The action moves along quickly, jumping over holes in the script, in this made-for-television drama about Eve, an ex-terrorist from Germany who is forced to escape to Australia with her ... See full summary »
The action moves along quickly, jumping over holes in the script, in this made-for-television drama about Eve, an ex-terrorist from Germany who is forced to escape to Australia with her teenage daughter Chrissie when she is sought by Riley, a lover from 17 years in the past. In turn, the IRA has sent two members after Riley because he shot an IRA soldier and must pay the consequences. The two IRA operatives looking for Riley come across a really nasty biker who wants vengeance on Eve for setting his car on fire -- and the three men finally track her and Chrissie to the wine-growing country of Barossa Valley. The final denouement is about to explode, as Riley also arrives on the scene. With under-par acting and a patchy plot, this film was never released theatrically. Written by
An Irish assassin named Riley (Aitkens) shows up at an upscale house in Sydney, Australia where a woman he knows from his past, named Chrissie, lives with her daughter, Eve. He is wise to the fact that she has a large sum of money which was stolen from a bank in West Germany seventeen years earlier. She refuses to give him any of the money, and ignores his offer to protect her from some baddies which are coming to get the money.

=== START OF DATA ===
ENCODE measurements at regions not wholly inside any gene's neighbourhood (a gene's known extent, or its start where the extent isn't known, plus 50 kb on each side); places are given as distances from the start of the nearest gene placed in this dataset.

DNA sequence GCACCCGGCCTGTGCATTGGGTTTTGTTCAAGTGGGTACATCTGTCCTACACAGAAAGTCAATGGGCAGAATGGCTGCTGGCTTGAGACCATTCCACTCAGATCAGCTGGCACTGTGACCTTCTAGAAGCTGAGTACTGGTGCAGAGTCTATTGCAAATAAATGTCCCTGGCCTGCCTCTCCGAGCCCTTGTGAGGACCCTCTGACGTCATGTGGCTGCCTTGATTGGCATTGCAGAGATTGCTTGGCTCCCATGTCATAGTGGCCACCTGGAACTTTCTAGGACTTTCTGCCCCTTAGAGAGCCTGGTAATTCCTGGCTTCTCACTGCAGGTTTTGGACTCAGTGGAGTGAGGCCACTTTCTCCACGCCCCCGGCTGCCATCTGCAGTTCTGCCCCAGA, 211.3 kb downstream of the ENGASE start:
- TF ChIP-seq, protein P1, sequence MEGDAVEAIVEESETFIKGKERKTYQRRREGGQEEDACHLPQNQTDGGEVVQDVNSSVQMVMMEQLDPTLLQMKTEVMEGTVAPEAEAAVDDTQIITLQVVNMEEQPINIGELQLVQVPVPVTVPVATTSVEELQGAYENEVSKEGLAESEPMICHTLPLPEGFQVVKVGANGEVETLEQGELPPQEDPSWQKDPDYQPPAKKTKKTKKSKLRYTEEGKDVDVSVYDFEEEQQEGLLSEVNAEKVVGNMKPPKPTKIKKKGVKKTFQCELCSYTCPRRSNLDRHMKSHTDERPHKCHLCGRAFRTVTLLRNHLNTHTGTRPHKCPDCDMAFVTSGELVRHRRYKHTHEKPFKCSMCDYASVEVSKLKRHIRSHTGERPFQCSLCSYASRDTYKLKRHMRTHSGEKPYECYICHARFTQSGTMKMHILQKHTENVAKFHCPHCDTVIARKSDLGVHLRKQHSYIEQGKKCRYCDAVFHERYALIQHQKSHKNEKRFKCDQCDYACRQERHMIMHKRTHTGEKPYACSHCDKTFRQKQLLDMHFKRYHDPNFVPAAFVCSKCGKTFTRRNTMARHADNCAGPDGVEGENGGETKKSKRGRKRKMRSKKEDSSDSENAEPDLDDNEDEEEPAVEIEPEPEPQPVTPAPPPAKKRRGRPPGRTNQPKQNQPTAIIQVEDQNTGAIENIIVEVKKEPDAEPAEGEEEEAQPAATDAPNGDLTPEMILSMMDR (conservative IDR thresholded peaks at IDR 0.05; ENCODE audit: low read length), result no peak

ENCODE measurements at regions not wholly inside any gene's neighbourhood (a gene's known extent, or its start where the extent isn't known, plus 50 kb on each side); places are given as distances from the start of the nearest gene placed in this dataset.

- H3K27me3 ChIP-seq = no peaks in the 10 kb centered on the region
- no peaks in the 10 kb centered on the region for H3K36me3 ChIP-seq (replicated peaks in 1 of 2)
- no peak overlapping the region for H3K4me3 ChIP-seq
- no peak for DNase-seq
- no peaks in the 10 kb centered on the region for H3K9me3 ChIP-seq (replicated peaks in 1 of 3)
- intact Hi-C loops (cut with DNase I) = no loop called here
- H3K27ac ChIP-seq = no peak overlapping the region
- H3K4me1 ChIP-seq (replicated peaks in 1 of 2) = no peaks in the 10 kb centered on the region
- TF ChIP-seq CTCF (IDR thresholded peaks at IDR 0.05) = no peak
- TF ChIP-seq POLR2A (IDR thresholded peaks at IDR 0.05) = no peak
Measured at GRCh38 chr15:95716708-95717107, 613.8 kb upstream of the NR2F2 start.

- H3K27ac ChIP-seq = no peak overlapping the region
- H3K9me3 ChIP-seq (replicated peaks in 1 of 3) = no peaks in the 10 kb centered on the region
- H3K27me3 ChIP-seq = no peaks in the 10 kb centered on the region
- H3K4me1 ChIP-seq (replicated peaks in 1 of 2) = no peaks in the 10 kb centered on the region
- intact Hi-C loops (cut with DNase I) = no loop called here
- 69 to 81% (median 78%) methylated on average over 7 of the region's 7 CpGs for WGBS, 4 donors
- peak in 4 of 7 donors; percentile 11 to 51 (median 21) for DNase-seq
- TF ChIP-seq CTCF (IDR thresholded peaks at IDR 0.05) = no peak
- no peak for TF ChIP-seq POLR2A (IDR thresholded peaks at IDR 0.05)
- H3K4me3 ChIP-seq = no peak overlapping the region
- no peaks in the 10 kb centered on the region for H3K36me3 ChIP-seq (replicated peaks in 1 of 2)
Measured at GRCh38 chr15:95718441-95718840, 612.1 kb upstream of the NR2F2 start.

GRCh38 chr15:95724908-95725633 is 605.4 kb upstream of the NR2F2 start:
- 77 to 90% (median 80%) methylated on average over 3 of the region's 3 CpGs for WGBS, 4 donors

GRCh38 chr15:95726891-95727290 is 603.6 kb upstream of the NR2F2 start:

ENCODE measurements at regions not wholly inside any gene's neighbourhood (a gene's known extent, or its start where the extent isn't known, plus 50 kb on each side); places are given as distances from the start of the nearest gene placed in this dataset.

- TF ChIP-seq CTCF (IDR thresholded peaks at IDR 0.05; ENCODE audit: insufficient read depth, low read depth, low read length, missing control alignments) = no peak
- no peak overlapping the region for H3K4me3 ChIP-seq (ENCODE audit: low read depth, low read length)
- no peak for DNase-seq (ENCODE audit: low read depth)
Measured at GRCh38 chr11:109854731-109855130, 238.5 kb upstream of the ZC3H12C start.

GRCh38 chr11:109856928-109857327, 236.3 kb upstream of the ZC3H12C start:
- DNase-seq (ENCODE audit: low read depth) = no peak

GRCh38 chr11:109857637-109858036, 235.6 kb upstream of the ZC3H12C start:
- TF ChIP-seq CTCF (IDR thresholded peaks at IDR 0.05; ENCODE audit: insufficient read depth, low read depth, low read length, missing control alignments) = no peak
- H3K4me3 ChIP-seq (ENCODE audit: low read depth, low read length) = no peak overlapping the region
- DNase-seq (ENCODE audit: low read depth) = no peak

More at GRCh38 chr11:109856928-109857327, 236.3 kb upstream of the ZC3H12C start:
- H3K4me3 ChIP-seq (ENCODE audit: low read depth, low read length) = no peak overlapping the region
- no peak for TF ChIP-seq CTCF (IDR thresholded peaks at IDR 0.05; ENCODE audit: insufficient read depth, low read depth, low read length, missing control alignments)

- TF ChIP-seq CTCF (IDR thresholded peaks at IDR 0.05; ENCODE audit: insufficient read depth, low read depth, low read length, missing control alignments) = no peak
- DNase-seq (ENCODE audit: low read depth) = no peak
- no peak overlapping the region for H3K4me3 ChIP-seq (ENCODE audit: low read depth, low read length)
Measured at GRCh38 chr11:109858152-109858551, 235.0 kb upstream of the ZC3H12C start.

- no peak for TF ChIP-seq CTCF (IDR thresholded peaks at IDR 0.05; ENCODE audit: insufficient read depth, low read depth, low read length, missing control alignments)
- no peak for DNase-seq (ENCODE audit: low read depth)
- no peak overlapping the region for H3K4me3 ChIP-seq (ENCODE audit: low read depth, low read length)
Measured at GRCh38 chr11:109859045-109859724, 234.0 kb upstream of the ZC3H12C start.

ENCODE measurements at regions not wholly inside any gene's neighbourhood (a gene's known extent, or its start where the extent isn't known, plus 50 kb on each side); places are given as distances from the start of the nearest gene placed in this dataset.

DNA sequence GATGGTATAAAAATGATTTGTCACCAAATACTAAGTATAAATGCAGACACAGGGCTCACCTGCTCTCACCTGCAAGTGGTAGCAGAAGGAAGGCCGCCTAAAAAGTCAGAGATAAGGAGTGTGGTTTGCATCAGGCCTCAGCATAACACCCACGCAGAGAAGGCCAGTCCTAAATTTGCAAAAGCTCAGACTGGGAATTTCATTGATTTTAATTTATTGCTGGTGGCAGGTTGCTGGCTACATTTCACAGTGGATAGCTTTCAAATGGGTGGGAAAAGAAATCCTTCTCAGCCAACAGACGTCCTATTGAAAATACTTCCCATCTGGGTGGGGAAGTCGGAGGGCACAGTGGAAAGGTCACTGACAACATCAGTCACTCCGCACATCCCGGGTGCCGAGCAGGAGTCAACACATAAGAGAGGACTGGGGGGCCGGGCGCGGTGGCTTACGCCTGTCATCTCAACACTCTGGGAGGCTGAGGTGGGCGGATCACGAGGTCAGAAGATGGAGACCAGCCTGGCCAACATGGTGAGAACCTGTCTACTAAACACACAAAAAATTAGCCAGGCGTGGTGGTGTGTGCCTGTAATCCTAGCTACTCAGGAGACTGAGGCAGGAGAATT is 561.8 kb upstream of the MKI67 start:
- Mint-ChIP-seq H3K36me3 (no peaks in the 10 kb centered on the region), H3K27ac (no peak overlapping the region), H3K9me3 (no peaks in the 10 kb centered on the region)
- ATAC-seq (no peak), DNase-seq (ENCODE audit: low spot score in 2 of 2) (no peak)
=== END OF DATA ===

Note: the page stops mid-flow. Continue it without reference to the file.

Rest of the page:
After the appearance of Riley in her life, she withdraws the money from the bank, buys her friend's car, buys a shotgun, saws it off, grabs her daughter and goes on the run, with Riley in hot pursuit. But now some new antagonists enter the scene. They are after Riley. So the mother-and-daughter team must now evade not only Riley, but the guys that are after him. I guess it sounds pretty complex, but it's not really.
One of the more interesting scenes in the movie is one the first appearances of the character "Toe". He is a member of a gang of leather-jacket wearing, beer-swilling, chicken-eating punks. When Chrissie and Eve are driving down a long stretch of highway, the hoodlums throw their chicken bones at them and a confrontation ensues. It is almost "Mad Max"-esquire. In fact, Toe is one the stand-outs of the film and brought some much needed energy and interest. He wears a full-body necklace as part of his sleepwear.
Another highlight is when Chrissie drives through a supermarket during a chase. The fact that Chrissie said she was "brainwashed by 60s radicals" adds another layer of intrigue. When a local boy drives in front of Eve on his motorbike, pops a wheelie, and falls off, so begins their romantic subplot.
"Moving Targets" is essentially a road movie and one of its major attributes is that it is well-shot and shows the beauty of Australia very well. On the downside, it is slow at times. The real crime here is that this would be a great undiscovered gem, if it was just shorter, peppier, and snappier. The appearance of Toe alone, can't help the movie's snail pace. On a positive note, it does end on a freeze-frame and that is always welcome.
"Shut you Gob" and consider watching this today.
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